Year B – 3rd Sunday of Lent

Year B - 3rd Sunday of Lent

The Long Nose of God

(Ex.20:1-17; 1Cor.1:22-25; Jn.2:13-25)

One of the most famous descriptions of God in the Bible comes from the Book of Exodus, where He is described as ‘… the Lord God, compassionate and gracious, slow to anger and abounding in loving kindness and truth…’ (Ex.34:6-7).

In the original Hebrew, the phrase ‘slow to anger’ reads: אֶרֶךְ אַפַּיִם (pronounced: erech apayyim), which means ‘He has a long nose.’ What does that mean?

When we get angry, our nostrils tend to flare, especially when we express our indignation. So, saying that God has a long nose is an ancient Hebrew expression, meaning that God is very slow to anger. [i]

We can be grateful for that, because many people today seem to have very short noses; they are often angry. Consider the story of the young woman who was engaged to be married. Her fiancé had saved $360 to buy her a Valentine’s Day gift. But she was tempestuous, so he decided to deduct $1 whenever she yelled at him.

By Valentine’s Day, all he had left was $40.

Benjamin Franklin once said that whatever is begun in anger ends in shame. But is that always the case?

In the Old Testament, the first person who gets angry is Cain. He is so jealous of his brother Abel that he kills him (Gen.4:1-8). And in the New Testament, the first person to get angry is Herod. He gets so angry that he decides to kill all the male infants in and near Bethlehem (Mt.2:16).

These acts are shameful, but Jesus demonstrates that anger can also be a normal, healthy emotion that leads to positive change.

In today’s Gospel, Jesus is in Jerusalem celebrating the feast of Passover. Every year, thousands of people went there to thank God for freeing the Jewish people from slavery in Egypt.

Now, the Jerusalem Temple is meant to be a sacred place of worship. But Jesus finds that it’s become a noisy bazaar, with merchants selling animals for sacrifice. He’s furious and cracks a whip, telling them to get out. ‘Stop making my Father’s house a marketplace!’ he roars, and the place clears.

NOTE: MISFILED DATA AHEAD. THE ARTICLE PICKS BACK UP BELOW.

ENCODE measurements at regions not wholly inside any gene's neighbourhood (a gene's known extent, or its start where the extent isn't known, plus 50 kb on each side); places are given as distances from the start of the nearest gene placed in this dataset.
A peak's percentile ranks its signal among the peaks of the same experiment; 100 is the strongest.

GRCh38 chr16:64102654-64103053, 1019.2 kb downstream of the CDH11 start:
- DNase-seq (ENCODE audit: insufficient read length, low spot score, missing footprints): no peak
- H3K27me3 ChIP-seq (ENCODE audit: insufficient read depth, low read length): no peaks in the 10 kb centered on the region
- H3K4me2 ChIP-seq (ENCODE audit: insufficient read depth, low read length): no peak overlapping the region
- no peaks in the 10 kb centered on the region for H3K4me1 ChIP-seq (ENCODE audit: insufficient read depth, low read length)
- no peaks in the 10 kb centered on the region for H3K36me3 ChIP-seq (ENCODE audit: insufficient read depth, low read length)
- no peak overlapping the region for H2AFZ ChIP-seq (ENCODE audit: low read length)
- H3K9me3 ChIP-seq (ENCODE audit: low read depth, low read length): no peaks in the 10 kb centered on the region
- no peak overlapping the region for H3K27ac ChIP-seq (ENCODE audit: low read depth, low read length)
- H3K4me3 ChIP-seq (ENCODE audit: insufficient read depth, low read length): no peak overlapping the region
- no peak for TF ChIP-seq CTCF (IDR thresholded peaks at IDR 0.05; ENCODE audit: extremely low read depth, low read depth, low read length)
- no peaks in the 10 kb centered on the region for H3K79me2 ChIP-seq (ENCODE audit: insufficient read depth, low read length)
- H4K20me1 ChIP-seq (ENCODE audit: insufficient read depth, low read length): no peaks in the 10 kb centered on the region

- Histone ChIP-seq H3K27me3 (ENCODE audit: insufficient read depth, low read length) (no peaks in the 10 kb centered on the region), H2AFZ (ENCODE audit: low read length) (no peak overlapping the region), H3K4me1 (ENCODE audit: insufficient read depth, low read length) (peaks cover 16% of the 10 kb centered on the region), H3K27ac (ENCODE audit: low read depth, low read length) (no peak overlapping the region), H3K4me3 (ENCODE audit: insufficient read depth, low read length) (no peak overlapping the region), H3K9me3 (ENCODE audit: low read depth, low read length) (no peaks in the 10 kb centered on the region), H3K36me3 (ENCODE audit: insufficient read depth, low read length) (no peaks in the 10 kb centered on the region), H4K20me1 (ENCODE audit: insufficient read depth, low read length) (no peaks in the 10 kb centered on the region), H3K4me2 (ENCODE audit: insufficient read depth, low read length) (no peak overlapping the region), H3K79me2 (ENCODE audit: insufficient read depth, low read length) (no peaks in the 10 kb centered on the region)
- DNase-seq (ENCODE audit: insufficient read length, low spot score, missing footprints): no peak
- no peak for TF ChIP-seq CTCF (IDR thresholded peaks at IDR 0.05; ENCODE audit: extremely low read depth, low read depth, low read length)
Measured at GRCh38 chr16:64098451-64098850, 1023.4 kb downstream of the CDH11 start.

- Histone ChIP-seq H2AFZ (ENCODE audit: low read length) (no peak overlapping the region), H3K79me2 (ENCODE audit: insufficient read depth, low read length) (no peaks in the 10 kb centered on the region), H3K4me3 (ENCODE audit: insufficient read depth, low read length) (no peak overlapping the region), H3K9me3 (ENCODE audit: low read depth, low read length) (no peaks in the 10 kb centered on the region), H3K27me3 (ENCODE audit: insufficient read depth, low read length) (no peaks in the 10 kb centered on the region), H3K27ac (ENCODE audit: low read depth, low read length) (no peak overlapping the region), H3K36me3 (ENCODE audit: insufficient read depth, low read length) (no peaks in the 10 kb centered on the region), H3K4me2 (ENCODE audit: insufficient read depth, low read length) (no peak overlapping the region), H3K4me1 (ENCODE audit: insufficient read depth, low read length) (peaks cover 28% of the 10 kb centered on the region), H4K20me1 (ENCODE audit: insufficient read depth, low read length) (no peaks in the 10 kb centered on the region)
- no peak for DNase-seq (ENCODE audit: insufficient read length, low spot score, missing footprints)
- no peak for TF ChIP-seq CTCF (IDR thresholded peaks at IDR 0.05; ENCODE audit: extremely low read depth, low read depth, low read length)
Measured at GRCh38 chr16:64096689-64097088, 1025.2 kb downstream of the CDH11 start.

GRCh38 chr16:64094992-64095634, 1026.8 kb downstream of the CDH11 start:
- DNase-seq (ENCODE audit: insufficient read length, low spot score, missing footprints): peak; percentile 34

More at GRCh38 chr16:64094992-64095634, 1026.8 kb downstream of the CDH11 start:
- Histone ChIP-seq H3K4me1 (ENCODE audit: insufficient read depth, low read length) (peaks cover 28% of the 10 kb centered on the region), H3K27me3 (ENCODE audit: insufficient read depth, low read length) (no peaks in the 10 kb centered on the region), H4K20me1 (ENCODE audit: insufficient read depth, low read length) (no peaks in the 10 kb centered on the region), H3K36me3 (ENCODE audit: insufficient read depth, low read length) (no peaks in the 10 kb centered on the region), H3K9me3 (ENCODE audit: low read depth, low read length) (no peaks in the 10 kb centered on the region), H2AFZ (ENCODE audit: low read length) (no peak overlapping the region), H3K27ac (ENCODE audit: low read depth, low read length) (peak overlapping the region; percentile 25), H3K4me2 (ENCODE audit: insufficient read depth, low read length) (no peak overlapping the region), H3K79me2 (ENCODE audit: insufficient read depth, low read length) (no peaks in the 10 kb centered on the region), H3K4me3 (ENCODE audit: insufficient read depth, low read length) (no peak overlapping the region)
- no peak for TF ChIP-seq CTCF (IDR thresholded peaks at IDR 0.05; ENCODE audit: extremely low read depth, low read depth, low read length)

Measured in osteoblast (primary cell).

In one sense, Jesus’ action is not surprising because the prophet Zechariah predicts it in the Old Testament; ‘There will be no more traders in the house of the Lord of hosts on that day’ (Zech.14:21).

But at the same time, Jesus shocks everyone because He’s condemning the whole system of Jewish worship. He’s declaring that Temple worship, with its ritual and animal sacrifices, has become irrelevant and is no longer effective in bringing people to God.

Jesus is protesting that religion has become too narrow, nationalistic and exclusive, for Israel has failed to fulfil her mission. God had wanted the Temple to become a house of prayer ‘for all nations.’ But instead, the Temple has been kept exclusively for the people of Israel.

The area where the Jews had set up this marketplace was called the Court of the Gentiles. It was the only part of the Temple where non-Jews were allowed to pray. But the hustle, bustle and noise of the traders made that impossible. [ii]

The people are shocked by Jesus’ anger; however, it isn’t uncontrolled rage. Rather, He’s demonstrating his authority. He makes it clear that everyone is important to God: both Gentiles and Jews.

In the process, Jesus changes the way people worship: from sacrificial to spiritual worship. And He teaches us that anger can be a natural and important way to express emotion.

The American theologian Brian McLaren describes anger as a source of creativity; a vaccination against apathy and complacency; a gift that can be abused – or wisely used; and part of the gift of being human and alive.

He compares it to the physical pain reflex. He writes: ‘What pain is to my body, anger is to my soul, psyche, or inner self. When I put my hand on a hot stove, physical pain reflexes make me react quickly, to urgently address whatever is damaging my fragile tissues. Physical pain must be strong enough to prompt me to action, immediate action, or I will be harmed, even killed.  

‘Similarly, when I or someone I love is in the company of insult, injustice, injury, degradation, or threat, anger awakens. It tells me to change my posture or position; it demands that I address the threat.’ [iii]

We can be thankful that God has a ‘long nose,’ for it means that he’s patient with us. But anger isn’t always such a bad thing.

Jesus shows us that anger can be a gift from God, especially when it prompts us to say ‘Enough is enough!’


[ii] Flor McCarthy, New Sunday and Holy Day Liturgies, Year B, Dominican Publications, Dublin, 2017:82.

[iii] Brian McLaren, quoted in Richard Rohr, Daily Meditations: Anger Does Its Work, January 18, 2023.